North Carolina

UNC’s NCAA Committee on Infractions hearing ends after nearly 15 hours of deliberation

North Carolina football coach Larry Fedora, center, arrives with his attorney Russ Campbell, back right, at the school’s infractions hearing with the NCAA on Wednesday.
North Carolina football coach Larry Fedora, center, arrives with his attorney Russ Campbell, back right, at the school’s infractions hearing with the NCAA on Wednesday. AP

UNC-Chapel Hill’s appearance before the NCAA Committee on Infractions ended on Thursday, after two days of meetings that lasted nearly 15 hours.

University officials, and those from the NCAA, left the hearing without commenting, or offering any indication of how the proceedings went. UNC originally intended to issue a statement about the hearing but then decided not to, citing NCAA rules that prohibit comment.

“Can’t talk about the hearing and can’t talk about the facts of the case so there is nothing to add at this time,” Steve Kirschner, a university spokesman, wrote in a text message.

The infractions hearing was the next step in a long NCAA investigation into the relationship between the athletic department and a “shadow curriculum,” as former federal prosecutor Kenneth Wainstein put it, of bogus African Studies courses the NCAA alleged helped athletes maintain eligibility.

The NCAA charged UNC with five Level I violations, including a lack of institutional control. That charge is the most severe UNC faces, along with charges of impermissible benefits that are tied to the courses at the heart of the case.

BUBBA
UNC athletic director Bubba Cunningham arrives at an NCAA hearing on Wednesday. The two-day hearing ended Thursday afternoon. Mark Zaleski AP

The infractions committee had the authority to accept the NCAA’s case, reject parts of it or add additional charges. It was unclear to what degree the committee accepted the case the NCAA built. If it did accept it, then the next step would be for the committee to form its final ruling, and then release it.

That ruling would include whatever penalties and sanctions the university faces. It could take several months for the committee to issue that ruling. When UNC appeared before the committee in 2011 amid a separate investigation into its football program, it took 136 days for the ruling to become public.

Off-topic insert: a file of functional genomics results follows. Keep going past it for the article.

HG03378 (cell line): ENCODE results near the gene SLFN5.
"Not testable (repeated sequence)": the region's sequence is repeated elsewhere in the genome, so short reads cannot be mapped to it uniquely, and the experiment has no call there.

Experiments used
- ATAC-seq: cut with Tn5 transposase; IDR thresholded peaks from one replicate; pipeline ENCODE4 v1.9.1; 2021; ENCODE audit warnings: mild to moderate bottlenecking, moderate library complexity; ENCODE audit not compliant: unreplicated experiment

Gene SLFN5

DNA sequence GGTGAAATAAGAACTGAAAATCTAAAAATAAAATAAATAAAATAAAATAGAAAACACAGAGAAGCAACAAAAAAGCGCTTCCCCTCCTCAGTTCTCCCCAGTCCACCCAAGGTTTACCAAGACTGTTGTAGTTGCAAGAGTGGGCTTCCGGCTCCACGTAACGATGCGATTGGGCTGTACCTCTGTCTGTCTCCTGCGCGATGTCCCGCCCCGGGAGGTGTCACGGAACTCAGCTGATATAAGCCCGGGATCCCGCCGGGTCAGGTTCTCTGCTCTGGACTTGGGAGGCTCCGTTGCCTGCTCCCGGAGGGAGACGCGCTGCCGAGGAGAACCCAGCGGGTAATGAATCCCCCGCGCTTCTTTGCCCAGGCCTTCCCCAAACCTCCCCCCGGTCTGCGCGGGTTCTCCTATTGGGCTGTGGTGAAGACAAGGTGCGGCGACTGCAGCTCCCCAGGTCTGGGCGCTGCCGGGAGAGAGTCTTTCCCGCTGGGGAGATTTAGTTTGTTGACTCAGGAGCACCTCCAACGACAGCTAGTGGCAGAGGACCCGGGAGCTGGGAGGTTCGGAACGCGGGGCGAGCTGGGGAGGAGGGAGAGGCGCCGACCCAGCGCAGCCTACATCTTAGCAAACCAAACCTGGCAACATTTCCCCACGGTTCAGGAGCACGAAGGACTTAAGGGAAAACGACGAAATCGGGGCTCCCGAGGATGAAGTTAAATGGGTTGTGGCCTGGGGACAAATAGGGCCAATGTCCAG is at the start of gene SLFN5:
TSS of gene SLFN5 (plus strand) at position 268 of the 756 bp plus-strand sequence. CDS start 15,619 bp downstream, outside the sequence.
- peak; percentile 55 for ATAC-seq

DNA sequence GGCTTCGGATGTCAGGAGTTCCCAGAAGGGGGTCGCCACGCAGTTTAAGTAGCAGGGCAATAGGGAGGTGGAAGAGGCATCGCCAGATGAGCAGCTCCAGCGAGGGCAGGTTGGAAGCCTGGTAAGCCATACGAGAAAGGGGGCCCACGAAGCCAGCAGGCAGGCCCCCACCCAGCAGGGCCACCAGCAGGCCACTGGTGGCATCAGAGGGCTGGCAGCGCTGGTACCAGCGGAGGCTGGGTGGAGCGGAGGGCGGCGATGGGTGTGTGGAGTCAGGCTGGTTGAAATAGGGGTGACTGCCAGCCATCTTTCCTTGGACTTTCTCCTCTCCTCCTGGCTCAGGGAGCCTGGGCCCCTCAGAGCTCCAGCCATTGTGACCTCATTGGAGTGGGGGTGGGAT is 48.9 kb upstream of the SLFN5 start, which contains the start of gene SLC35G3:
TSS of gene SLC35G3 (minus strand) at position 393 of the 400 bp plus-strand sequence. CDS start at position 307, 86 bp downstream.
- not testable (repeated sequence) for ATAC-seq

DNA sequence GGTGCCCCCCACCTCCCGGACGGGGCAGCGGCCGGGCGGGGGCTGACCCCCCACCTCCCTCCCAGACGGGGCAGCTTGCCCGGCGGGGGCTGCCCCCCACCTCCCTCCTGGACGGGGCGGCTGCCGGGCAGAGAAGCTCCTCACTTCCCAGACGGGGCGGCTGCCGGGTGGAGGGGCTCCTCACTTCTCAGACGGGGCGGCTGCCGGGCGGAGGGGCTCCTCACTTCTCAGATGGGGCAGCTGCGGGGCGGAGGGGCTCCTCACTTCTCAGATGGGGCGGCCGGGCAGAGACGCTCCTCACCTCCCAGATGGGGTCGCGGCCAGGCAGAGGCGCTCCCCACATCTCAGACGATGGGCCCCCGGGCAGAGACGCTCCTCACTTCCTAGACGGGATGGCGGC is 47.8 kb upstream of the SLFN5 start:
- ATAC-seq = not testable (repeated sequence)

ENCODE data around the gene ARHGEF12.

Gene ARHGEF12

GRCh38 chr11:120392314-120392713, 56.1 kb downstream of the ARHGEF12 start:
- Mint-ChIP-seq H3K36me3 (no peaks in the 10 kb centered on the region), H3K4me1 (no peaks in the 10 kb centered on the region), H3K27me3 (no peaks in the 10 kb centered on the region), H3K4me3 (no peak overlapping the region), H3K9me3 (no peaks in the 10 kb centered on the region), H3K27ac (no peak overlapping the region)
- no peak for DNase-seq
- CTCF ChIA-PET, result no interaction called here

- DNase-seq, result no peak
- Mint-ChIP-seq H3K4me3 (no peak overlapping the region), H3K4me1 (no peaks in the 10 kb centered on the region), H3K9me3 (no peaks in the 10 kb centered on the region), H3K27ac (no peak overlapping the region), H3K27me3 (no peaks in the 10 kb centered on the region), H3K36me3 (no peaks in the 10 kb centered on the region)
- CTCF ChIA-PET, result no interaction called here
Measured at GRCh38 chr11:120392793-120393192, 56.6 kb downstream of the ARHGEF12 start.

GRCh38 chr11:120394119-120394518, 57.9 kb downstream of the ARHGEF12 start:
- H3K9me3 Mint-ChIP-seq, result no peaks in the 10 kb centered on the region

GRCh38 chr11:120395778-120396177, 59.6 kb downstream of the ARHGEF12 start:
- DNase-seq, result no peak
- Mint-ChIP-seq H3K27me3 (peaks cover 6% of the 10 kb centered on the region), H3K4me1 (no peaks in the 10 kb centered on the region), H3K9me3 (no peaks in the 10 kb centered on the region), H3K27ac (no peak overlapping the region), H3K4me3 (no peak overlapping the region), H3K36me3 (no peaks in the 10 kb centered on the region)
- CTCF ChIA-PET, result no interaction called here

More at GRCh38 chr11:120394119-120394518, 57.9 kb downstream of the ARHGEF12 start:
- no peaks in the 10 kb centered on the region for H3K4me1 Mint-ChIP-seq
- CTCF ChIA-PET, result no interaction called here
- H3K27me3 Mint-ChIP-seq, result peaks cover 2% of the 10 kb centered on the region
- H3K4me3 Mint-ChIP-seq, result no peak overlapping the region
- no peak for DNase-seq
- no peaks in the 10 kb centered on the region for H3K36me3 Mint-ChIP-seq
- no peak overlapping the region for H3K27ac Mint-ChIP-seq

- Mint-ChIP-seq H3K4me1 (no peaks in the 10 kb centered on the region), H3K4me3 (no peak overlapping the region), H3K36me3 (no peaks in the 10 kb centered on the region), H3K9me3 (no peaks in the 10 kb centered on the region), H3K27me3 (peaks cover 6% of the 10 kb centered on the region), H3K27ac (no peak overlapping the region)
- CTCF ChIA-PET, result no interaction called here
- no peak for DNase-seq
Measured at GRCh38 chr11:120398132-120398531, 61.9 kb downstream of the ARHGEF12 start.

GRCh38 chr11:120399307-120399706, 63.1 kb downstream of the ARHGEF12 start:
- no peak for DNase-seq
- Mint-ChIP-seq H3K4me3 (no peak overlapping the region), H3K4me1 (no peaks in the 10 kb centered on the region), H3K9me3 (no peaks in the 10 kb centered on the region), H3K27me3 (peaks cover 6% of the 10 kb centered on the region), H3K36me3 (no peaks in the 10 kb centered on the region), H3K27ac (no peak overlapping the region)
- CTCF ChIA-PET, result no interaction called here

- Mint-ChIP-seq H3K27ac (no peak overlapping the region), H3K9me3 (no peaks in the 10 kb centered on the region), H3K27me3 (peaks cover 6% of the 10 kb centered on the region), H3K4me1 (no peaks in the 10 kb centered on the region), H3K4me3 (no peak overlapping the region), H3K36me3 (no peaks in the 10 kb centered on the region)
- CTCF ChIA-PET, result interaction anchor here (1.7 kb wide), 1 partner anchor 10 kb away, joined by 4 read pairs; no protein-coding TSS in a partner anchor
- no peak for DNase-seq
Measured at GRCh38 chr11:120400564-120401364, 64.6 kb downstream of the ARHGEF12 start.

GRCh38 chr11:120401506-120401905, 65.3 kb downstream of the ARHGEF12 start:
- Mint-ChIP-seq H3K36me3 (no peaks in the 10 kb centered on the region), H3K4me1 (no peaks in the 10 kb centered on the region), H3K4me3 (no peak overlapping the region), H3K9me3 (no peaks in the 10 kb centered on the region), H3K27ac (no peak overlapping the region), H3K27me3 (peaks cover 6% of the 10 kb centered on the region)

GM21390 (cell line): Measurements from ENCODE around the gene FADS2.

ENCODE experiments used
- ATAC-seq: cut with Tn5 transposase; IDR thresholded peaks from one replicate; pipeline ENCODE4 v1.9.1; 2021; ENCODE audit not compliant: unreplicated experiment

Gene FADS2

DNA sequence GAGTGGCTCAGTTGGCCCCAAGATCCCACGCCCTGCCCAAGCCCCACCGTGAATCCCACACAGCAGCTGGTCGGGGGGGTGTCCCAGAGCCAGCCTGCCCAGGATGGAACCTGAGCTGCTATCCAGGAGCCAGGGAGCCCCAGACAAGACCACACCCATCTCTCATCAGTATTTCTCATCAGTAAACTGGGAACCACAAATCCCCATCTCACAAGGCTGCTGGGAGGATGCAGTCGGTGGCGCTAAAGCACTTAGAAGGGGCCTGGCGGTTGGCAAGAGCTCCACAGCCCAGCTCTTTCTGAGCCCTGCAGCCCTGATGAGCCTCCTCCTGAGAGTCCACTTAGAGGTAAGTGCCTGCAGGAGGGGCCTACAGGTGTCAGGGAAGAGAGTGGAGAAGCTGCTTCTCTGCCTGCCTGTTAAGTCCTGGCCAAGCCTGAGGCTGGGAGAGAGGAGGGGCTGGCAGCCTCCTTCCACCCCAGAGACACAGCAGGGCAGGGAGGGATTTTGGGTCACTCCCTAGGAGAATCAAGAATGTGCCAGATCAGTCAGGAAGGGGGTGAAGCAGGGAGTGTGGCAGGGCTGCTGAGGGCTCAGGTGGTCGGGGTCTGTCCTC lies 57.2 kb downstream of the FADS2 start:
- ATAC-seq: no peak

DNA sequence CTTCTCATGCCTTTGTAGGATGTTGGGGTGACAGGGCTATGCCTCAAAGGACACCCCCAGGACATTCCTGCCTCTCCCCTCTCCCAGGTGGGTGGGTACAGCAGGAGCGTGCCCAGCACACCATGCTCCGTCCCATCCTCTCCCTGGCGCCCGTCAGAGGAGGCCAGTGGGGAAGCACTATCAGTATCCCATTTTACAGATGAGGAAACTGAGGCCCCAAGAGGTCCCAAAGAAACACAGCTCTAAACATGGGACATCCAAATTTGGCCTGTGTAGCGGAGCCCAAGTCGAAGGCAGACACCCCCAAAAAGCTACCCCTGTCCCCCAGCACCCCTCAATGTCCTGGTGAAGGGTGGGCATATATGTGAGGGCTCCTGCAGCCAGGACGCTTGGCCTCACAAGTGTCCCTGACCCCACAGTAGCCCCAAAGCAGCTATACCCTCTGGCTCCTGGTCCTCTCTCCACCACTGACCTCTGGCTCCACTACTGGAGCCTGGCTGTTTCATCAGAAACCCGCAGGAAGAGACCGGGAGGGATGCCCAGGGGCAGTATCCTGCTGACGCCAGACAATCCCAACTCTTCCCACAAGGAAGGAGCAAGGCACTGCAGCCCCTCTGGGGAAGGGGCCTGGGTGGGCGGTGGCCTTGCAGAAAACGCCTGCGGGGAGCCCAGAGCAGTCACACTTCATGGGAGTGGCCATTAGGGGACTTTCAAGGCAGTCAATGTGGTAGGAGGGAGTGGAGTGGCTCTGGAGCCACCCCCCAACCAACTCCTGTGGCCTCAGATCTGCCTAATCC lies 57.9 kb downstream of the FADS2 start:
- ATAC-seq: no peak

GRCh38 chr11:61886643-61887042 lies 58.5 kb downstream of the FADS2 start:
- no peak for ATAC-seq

Roy Williams, UNC’s men’s basketball coach, and Sylvia Hatchell, the women’s basketball coach, attended the hearing on Wednesday and Thursday, at the NCAA’s request. Larry Fedora, the football coach, attended Wednesday but not Thursday.

HATCHELL
University of North Carolina women’s basketball coach Sylvia Hatchell and former UNC professor and women’s basketball program adviser Jan Boxill arrive at the school’s infractions hearing with the NCAA on Wednesday. Mark Zaleski AP

Debby Crowder and Jan Boxill, both of whom were charged with violations, also attended the Wednesday portion of the hearing and left before it resumed on Thursday. University officials who attended both days included chancellor Carol Folt, athletic director Bubba Cunningham, and a team of legal and compliance representatives.

The hearing, held in a guarded conference room at the Gaylord Opryland resort, began at 8:30 a.m. local time both days and ended a little after 1 p.m. on Thursday. It took more than three years and two months for this case to reach the infractions committee, and now the wait for finality continues.

After the infractions committee issues its final ruling, UNC will have the right to appeal the ruling if it finds its sanctions to be too harsh. Cunningham, the athletic director, has said that the university is prepared to “exhaust” its available options to defend itself against a process it has considered unfair.

The university has argued that the issues central to the case, those related to the bogus African Studies courses, aren’t subject to NCAA bylaws. UNC has also argued that the NCAA should not be able to base parts of its case on Wainstein’s investigation, which was completed in 2014.

Those are but two of the arguments that likely came up during the hearing. Others, undoubtedly, focused on how the NCAA has tied the courses to impermissible benefits violations, and whether the university indeed lacked institutional control.

There was no indication on Thursday about how the proceedings went. When the hearing ended, the lawyers from both sides, school officials and Williams and Hatchell quickly walked out of the room, most of them disappearing from sight around a corner.

Soon, a hotel employee with a luggage rack showed up, and UNC’s legal team piled four bankers boxes worth of documents atop it. It was a small sample size of the materials the university brought to Nashville in an attempt to defend itself. And now the waiting will go on.

Andrew Carter: 919-829-8944, @_andrewcarter

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